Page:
14. admin

    I’m so glad that the last line struck you funny. It’s one of those things that just popped out, and it surprised me and struck me funny, too. I like flirting with the dark side but not taking myself and the situations in these stories too seriously. Thanks for stopping by and leaving a comment. Do you post stories on your blog, too?

  15. admin

    Hi Kenneth, I imagined Old Pete adored his daughter, spoiled her, put up with all sorts of trouble from her and then was brokenhearted when she moved away. I didn’t really give any thought to how he’d feel about her being held captive in a neighbor’s basement. But then, that’s all back story. And we’re each free to imagine what we like. In thinking about it now, I don’t envision him being happy about her situation, but your take on that works just as well as mine.

  16. admin

    Nice to hear from you, Antonio. And thanks for the note of appreciation. (Someday we’ll have to write about having a birthday on Sept. 11. In the overall scheme of things, it’s not so bad, especially when we have friends who share the birthday and know what it’s like.)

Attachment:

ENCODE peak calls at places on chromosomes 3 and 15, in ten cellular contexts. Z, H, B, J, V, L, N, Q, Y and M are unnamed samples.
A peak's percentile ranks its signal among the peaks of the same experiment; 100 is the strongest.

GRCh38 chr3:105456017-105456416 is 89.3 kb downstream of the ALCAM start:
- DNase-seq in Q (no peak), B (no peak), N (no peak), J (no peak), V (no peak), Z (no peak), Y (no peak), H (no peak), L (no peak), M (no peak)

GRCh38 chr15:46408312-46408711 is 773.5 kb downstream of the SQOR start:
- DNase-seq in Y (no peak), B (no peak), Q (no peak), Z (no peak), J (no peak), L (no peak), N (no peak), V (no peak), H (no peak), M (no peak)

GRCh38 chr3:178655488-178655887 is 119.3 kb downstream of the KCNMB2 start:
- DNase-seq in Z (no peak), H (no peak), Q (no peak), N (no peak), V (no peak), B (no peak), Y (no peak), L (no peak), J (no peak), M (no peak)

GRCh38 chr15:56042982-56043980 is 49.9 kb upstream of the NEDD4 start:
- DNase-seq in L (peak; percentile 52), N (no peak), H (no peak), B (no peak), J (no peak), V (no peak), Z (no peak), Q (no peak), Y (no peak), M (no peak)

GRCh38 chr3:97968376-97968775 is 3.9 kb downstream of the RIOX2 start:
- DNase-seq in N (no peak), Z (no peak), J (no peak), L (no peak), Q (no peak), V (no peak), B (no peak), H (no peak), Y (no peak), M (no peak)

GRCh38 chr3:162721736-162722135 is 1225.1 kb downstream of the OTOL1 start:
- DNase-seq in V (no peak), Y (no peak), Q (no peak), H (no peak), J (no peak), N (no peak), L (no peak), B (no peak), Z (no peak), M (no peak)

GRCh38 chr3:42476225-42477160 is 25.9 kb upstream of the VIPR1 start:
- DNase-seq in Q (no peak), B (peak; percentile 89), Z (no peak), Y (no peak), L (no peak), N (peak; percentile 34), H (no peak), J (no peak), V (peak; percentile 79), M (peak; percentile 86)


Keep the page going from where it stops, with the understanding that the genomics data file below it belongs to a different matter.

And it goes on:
17. admin

    Thank you, Scott. I love that you pictured the protagonist as a woman. I had pictured a man, but I re-read it envisioning a woman speaking, and I like the twist that puts on it. I love how so much can be left to an individual reader’s interpretation. Thanks again for reading the story and for leaving a comment. I’ve been posting one per week all year, and I may keep going in 2012. I haven’t decided yet whether to continue this or do a different type of weekly posting next year.

  18. admin

    Mmmmm. It all sounds good. I’ll have to stop by napavalleywriters.org and see what you all have to say. I don’t think I’ll be able to get over to Napa on the 6th, but I do hope an appreciative crowd turns out and that you have a lot of fun.

  19. Lysle

    I like the idea of the protagonist being a woman. The ranching side of my family understands this. We still own the family ranch…it is leased out right now but when THE MOM passes it will be sold. All the animals are gone though so no worries on that end….you have the possibility for an anthology here as you go on…

  20. admin